The conclusion is that we should increase those GSE fees to the extent that they are a fair insurance fee for the risk in these mortgages. To some extent, the GSEs have already adopted such policies.
Knowledge at Wharton: What are the practical implications from your paper? What could we do to make sure another housing crisis doesn’t happen?
Landvoigt: To the extent that they have already increased the overall level of the GSE fee, and they are charging these guarantee fees more conditional on the true riskiness of the loans, those are already steps in the right direction. But the paper goes further and says that it might not be ideal for the government to guarantee the risk of these mortgages. If the government wants to subsidize housing or housing affordability, it should do it in some other more direct way, and not through this kind of indirect way that messes with the incentives for banks to take on too much risk. I think the overall takeaway is that if you want to subsidize housing, don’t do it through a guarantee fee for mortgage originations. Just increase the mortgage interest rate deduction or do something more salient and direct.
Knowledge at Wharton: Where you are going next with your research?
“If you want to subsidize housing, don’t do it through a guarantee fee for mortgage originations.”
Landvoigt: Another interesting project that is related to this whole area of housing and mortgages that I’m working on is about shared appreciation mortgages or shared home equity mortgages. About 80% of all mortgages in the U.S. are fixed-rate mortgages, either 30-year or 15-year fixed-rate mortgages. These mortgages are debt contracts, so you have to repay a fixed principal amount that amortizes over 15 or 30 years. That means if the value of your house drops a lot, like it did during the crisis, then you might have negative home equity, you might be underwater, and that gives you incentives to default.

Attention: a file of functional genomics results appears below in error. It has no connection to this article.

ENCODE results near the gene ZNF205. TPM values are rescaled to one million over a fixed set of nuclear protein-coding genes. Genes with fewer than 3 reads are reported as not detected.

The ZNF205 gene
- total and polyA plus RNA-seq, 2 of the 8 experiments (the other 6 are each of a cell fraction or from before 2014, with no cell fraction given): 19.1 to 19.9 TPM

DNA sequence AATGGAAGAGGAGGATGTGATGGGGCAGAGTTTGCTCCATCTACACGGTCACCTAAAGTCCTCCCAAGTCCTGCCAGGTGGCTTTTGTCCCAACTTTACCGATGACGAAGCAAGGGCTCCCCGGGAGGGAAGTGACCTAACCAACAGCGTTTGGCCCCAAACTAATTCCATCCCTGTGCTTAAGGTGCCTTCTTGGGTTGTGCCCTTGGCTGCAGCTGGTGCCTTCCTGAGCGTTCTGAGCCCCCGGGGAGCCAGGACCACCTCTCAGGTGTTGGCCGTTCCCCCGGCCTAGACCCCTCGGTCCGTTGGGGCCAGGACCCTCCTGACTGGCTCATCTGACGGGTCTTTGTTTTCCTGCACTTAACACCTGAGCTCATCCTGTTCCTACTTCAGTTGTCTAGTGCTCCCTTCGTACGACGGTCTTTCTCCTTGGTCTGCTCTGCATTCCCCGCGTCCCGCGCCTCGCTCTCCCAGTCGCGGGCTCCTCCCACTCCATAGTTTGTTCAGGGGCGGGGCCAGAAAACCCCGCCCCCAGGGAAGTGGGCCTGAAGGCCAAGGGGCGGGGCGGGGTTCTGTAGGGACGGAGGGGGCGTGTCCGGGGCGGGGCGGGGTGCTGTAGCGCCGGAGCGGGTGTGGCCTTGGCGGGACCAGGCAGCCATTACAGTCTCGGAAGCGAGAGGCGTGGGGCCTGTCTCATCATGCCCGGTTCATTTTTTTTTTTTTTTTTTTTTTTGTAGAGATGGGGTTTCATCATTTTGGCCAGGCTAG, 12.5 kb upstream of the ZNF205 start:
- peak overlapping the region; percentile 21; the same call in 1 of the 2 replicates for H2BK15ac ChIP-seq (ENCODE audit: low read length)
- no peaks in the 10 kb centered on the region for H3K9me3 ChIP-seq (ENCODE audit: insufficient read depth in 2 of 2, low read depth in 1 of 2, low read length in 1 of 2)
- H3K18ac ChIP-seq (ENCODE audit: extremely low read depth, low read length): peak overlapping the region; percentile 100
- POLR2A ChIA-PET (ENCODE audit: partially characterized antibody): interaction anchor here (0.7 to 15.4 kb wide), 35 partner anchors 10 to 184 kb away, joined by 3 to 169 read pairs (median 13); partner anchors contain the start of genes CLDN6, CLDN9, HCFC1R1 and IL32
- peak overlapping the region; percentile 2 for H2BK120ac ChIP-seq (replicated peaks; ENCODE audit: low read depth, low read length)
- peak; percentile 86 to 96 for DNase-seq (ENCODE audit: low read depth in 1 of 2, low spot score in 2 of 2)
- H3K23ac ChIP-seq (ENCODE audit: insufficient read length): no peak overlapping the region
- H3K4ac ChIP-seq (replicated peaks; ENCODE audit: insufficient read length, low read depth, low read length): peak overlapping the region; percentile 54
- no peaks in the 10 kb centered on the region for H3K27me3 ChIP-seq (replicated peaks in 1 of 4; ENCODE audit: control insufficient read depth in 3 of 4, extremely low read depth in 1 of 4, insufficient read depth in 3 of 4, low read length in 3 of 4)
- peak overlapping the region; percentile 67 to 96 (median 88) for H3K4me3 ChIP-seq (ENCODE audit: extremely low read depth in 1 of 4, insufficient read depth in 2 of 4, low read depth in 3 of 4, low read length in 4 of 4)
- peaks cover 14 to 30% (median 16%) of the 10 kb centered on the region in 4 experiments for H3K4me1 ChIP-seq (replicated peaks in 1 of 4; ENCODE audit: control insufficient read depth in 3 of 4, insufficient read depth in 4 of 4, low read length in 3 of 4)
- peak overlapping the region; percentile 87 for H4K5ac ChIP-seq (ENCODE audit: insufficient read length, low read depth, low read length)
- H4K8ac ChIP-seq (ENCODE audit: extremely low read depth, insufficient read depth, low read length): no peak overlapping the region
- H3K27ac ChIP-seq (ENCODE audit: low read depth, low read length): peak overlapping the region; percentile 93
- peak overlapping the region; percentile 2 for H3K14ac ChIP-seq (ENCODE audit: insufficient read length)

An alternative mortgage contract might be one where the bank explicitly takes on some of this mortgage risk. If your house price drops a lot, then the bank will automatically mark down the mortgage principal that you owe. But if your house appreciates a lot, then the bank will get a share of that. We shift some of this risk to the bank, which will then avoid foreclosures and defaults and crises. But it will also make the mortgage more expensive because the bank will have to charge the homeowners for the risk. So, there are several considerations here. On the one hand, it might be good because we are avoiding these foreclosures and defaults. But on the other hand, we’re now saddling the banking system explicitly with this risk.
If banks are already kind of capital constrained or worried about having too much risk on their balance sheet, they might not want to make these loans, or they might become too expensive. We’re trying to figure out, again in a large, calibrated macro-model, which of these effects dominates. Is it good or bad overall to offer these contracts in the market?